Anyway, I get a flat response up to about 100Hz-ish, followed by a smooth drop at 2dB per octave (shallow) up to around 220Hz, whereupon I transition to the expected 24dB/octave drop. The 2dB range has good GD behaviour and so should be useful from a sound quality perspective, adding subjective "speed" and assising in integration by avoiding artifacts in crossover transisiton regions. It certainly helps with the commonly used trick of overlapping the sub/low-mid system.
However, I would advise against using these at power up to 200+Hz eg for crossing to compact horn mids that can't go below 200Hz. This is because you would want boost to compensate for the gradual dip, undermining the efficiency proposition (especially considering decent tops or kick bins ought to be >100dB in this range). Also, the internal mechanism above about 130Hz is for the parasitic A resonator to boost the signal (volume velocity) and then the final C system actually attenuates it again. So you're developing high in-cabinet SPLs for lower amounts of output, and so I would expect distortion to kick in ay high powers.
It's best to consider it a dedicated sub in that it's mostly meant to deliver sub 100Hz output, but that it's easy to crossover to tops and hopefully doesn't have the slowness that people dislike so much. Of course, the latter is subjective - perhaps we should be talking about some blind or double blind tests?
Really informative and detailed post!! I'd be interested in knowing the results of a blind test. To see if people just assume bandpass to sound slower, It could be compared to a purely horn loaded and a ported horn aswell.
Bloody great bit of work your doing there jsg, hats off to you.
You mention the shallow rolloff to 220Hz as needing eq to flatten off again, I don't think this would normally be necessary as it is not unusual for live sound and sound system use to have a rising response from around 220Hz with a hump from around 100Hz down.
I also think that apart from group delay, Bandpass bins have got a bad name through being poorly tuned to be as loud as possible and hence ringing like a bell as well as being a bitch to get the xovers integrated well. I think the reason why some of the more successful Bandpass designs have succeeded is because the designers have designed the the xovers/filters and box as a whole rather than build a good sounding box and use off the shelf filters (LR, Butterworth ,Bessel) and hoped it would still sound good.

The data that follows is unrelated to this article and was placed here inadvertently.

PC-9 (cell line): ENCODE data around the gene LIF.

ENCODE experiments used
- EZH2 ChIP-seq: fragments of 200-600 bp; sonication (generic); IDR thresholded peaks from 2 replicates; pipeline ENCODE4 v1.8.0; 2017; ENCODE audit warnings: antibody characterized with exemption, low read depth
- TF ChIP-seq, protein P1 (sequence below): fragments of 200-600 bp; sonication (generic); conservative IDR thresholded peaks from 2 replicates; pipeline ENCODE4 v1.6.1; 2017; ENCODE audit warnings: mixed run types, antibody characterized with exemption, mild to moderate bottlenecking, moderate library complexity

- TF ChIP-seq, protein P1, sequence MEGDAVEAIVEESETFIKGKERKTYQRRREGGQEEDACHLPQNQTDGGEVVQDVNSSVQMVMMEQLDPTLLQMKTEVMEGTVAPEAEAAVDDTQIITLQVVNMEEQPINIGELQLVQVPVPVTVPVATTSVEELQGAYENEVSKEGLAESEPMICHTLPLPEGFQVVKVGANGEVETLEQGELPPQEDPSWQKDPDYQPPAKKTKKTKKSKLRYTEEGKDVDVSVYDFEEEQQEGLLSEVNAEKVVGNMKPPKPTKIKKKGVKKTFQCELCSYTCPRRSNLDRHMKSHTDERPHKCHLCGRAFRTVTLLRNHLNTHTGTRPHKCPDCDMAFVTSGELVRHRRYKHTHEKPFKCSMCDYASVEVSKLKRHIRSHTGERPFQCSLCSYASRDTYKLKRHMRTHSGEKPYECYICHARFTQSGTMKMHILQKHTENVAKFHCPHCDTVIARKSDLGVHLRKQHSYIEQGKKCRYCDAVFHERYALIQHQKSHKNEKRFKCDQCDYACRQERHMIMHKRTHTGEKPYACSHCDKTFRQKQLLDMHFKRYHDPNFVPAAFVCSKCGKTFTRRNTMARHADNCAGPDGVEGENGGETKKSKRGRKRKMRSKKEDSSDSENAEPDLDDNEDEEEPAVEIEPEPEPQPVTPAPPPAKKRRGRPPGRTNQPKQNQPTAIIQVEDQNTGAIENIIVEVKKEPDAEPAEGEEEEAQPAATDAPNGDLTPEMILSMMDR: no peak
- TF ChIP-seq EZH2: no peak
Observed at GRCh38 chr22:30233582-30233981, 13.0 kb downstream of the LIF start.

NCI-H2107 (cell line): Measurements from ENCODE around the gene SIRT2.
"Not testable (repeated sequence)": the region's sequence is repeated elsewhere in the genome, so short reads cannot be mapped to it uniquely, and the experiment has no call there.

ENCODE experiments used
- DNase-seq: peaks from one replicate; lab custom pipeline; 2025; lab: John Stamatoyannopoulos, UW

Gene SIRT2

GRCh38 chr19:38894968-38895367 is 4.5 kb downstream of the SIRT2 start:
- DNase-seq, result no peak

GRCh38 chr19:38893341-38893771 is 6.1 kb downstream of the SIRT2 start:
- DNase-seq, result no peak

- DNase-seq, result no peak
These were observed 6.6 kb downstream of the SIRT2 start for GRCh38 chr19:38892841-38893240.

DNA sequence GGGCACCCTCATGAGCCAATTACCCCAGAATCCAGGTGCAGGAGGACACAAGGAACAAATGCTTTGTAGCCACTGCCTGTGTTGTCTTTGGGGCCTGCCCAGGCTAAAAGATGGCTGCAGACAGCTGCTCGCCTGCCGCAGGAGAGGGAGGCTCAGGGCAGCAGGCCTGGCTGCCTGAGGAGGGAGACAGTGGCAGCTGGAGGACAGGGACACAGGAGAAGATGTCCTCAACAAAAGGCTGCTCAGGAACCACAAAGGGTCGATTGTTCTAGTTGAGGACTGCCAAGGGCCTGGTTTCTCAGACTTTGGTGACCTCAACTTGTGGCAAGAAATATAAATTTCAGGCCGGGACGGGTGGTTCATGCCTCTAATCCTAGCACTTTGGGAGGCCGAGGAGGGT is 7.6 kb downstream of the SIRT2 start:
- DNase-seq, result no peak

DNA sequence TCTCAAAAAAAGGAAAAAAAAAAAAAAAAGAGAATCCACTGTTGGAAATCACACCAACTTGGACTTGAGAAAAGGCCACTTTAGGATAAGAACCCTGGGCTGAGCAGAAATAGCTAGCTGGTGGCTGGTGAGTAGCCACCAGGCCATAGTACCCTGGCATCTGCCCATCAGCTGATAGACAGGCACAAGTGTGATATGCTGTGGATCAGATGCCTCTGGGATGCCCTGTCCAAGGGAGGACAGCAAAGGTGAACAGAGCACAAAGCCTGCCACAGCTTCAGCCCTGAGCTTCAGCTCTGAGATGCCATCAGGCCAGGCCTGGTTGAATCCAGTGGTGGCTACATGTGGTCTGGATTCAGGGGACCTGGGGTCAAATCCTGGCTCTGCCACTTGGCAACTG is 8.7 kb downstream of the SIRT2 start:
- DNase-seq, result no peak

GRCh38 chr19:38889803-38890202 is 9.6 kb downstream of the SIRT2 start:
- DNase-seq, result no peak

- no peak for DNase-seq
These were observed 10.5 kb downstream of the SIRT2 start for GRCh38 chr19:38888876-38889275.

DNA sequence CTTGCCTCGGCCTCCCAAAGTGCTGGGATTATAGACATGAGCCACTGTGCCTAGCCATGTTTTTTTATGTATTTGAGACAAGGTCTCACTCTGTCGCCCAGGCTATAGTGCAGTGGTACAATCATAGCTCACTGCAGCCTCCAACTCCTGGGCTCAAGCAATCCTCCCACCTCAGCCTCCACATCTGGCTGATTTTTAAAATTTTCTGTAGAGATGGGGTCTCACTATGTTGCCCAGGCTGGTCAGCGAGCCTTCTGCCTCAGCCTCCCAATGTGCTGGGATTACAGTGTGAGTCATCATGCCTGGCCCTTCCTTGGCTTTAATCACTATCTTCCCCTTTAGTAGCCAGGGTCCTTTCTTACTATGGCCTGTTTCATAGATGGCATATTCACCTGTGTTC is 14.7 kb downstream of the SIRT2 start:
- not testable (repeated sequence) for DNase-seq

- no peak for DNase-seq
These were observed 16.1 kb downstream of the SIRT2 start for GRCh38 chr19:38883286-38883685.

Many seem to think that bass bins need to be crossed over below 150Hz to sound good, maybe because that is the way most of the large touring type systems do it, this I believe has a lot to do with having the mid tops seperated from the bass cabinets as using higher xover points makes the system sound disjointed.
I am a big fan of the 40/50Hz-250Hz being covered by one driver as especially for dance music having a the upper and lower bass split can really mess it up and takes a lot of work to get it to sound and feel right, set it up at a different venue with a different amount of cabs or stacked differently, a change of boundary conditions etc and the integration of the bass is often less than optimal. For smaller systems where the bass and midtops are close coupled you don't need to use the lower xover frequencies that compromises the bass and can mess up the attack and general feel and sound of the bass.
i get so confused when i hear people talking about subs going up to 200.... why? thats no longer sub, its low mid. IMO, subs should be stopping at 130 at the top end of their range, and some beefy mids take over to 800, then high mids to 3.2, and highs doin the rest. YMMV.
you have to break it down a bit more than that. Look at size of system and the use of a system. This cab works great in a two cab set up, tops and sub. They sound very good and are ideal for small partys and venues up to 100 people. where size of venue and room is an issue this type of cab comes into its own. The tops for this sub are very small and could be hidden in a venue with ease and even hung from a low ceiling. The sub could be fitted under seating or fitted in to wall to keep hidden and out of site. The tops i think are 6" drivers. so by taking up the sub can be far better than getting the tops to play low. This helps to keep spl high.... this sub and the tops where on demo at the last fsp speaker meet, and sounded great for there size, with very good spl........ The clarity in the tops and sub combined were very good, the comment of the meet was the bar man going wow those speakers sound great, pointing to the big stack in the corner..... he looked shocked when i said they are not on, its the small green ones....... For bigger stacks yes i agree you would cross sub out between 90hz and 120hz max into kicks upto 150hz then into mids upto 1.2khz then to hf 6khz and then into your tweeters....